Obituary: Famous sailor Stuart Jardine whose winning form spanned eight decades and included two Olympics dies at age of 90
RENOWNED Lymington sailor and Olympian Stuart Jardine, whose winning form spanned 80 years, has died at the age of 90.
Lieutenant Stuart Jardine OBE won championships over a “remarkable” eight decades, representing Great Britain at both the 1968 and 1972 Olympics in the Star Class.
Born in Salisbury on the 23rd August 1933, just minutes after his identical twin brother Ado (Adrian), he moved to Basra, Iraq, where his father, Colonel R Jardine, was employed by the Colonial Service.
The twins developed a love of sailing form an early age and, on return to the UK, continued in the sport. They became known as “formidable” opponents in Fireflys where they dominated the class in the 1950s.
In 1955, after leaving Sandhurst military academy, Stuart joined the Royal Engineers. During service with them he witnessed the atomic bomb testing on Christmas Island in the Pacific, before postings in Germany and Singapore.
He still managed to enjoy sailing competing in top events including finishing second in the Flying Dutchman UK Championship, and was selected as reserve for the 1960 Rome Olympics.
Stuart went on to win the Flying Dutchman UK Championship in 1961, ’62, ’64 and ’65.
He represented Great Britain at the 1968 Olympics in Mexico, finishing 10th with his crew. At the 1972 Munich Olympics he came 7th.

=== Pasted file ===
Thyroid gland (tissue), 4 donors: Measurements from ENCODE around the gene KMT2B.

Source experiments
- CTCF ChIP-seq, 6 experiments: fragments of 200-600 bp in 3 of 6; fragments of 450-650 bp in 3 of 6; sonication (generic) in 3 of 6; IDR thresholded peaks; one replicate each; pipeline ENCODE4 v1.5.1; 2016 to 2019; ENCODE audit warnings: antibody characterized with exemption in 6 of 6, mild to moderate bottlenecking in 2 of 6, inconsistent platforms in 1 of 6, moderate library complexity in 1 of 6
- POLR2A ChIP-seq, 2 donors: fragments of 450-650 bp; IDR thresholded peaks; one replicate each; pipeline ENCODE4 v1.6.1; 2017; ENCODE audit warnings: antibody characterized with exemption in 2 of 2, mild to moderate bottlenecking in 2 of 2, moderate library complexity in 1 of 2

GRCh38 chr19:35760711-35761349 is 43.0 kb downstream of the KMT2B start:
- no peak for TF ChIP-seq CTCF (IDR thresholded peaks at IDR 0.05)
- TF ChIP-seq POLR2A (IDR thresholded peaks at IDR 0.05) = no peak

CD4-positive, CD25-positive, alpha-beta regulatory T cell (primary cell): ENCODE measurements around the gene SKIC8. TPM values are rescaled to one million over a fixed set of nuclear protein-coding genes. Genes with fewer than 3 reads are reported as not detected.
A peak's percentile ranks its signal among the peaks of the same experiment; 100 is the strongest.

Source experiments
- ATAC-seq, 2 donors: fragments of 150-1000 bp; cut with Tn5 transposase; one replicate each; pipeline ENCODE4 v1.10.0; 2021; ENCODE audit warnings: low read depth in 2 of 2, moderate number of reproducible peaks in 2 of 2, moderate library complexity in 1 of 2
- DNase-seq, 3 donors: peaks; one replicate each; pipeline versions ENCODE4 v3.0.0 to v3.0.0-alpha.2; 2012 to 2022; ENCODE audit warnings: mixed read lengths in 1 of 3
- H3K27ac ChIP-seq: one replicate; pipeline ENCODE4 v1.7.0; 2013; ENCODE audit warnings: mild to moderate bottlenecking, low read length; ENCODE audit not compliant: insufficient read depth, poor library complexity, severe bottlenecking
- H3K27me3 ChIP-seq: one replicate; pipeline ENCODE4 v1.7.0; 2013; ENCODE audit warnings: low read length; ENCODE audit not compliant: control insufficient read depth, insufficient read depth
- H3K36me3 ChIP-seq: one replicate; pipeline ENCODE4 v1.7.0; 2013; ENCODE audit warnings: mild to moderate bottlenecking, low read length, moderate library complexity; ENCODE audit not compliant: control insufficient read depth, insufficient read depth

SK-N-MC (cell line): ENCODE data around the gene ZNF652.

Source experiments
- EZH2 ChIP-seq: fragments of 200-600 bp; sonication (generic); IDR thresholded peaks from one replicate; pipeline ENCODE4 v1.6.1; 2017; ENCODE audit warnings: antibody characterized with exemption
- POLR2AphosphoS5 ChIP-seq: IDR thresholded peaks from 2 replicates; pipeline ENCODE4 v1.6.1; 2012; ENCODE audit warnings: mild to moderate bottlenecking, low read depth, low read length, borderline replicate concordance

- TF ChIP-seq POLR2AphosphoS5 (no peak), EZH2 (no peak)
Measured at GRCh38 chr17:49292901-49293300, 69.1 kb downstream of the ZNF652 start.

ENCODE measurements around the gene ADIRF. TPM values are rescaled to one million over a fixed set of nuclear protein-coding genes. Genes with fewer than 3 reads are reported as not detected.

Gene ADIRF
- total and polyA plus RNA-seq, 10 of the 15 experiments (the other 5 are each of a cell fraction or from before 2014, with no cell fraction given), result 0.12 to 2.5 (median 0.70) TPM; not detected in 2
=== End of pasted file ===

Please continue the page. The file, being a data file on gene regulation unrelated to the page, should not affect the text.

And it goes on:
Stuart married wife Mary-Ann in 1962 with whom he had three sons: Lewis, Robert, and Mark. The couple also had five grandchildren, Jamie, Arabella, Sean, Sam and Philippa.
After retiring from the army, Stuart returned to sailing with his brother Ado in the J24 Class. The twins even won the European Championships in 1995 at the age of 62.
Stuart also won the Captain’s Cup at Cowes Week seven times in XOD Class after first winning it in 1956.
His sons Robert and Mark became crew members for their father.
Stuart won his final major championship in the XOD at the 2018 Royal Solent Yacht Club's Tattinger Regatta at the age of 84.
He was always keen to help others, say his family and friends, and he wanted to ensure others got the most from their sailing – especially youngsters.
Initially, he helped young sailors at Keyhaven before becoming a regular volunteer at the annual Junior Regatta at the Royal Lymington Yacht Club, where he took charge of the Scow fleet and especially the Optimists.
He also ran the annual Peter Andreae Trophy at Lymington Yacht Club and the Setley Pond Cup for model boats.
Sadly, over the past few years he had become “gradually weaker” and an attack of shingles led to him being admitted to Belmore Lodge Care Home where he received “excellent care”.
Wife Mary-Ann would visit with family daily.
After a severe attack of pneumonia, he was admitted to Lymington hospital, where he again received first class treatment but was unable to recover due to his age and an underlying heart condition.
His family said he will be “greatly missed”.